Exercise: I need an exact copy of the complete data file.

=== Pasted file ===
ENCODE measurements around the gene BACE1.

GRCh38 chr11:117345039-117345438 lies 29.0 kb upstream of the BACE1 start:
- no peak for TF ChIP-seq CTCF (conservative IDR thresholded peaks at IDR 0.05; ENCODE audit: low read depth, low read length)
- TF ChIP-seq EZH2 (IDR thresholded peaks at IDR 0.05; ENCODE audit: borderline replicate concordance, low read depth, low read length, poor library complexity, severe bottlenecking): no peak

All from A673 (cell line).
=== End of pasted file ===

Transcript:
ENCODE measurements around the gene BACE1.

GRCh38 chr11:117345039-117345438 lies 29.0 kb upstream of the BACE1 start:
- no peak for TF ChIP-seq CTCF (conservative IDR thresholded peaks at IDR 0.05; ENCODE audit: low read depth, low read length)
- TF ChIP-seq EZH2 (IDR thresholded peaks at IDR 0.05; ENCODE audit: borderline replicate concordance, low read depth, low read length, poor library complexity, severe bottlenecking): no peak

All from A673 (cell line).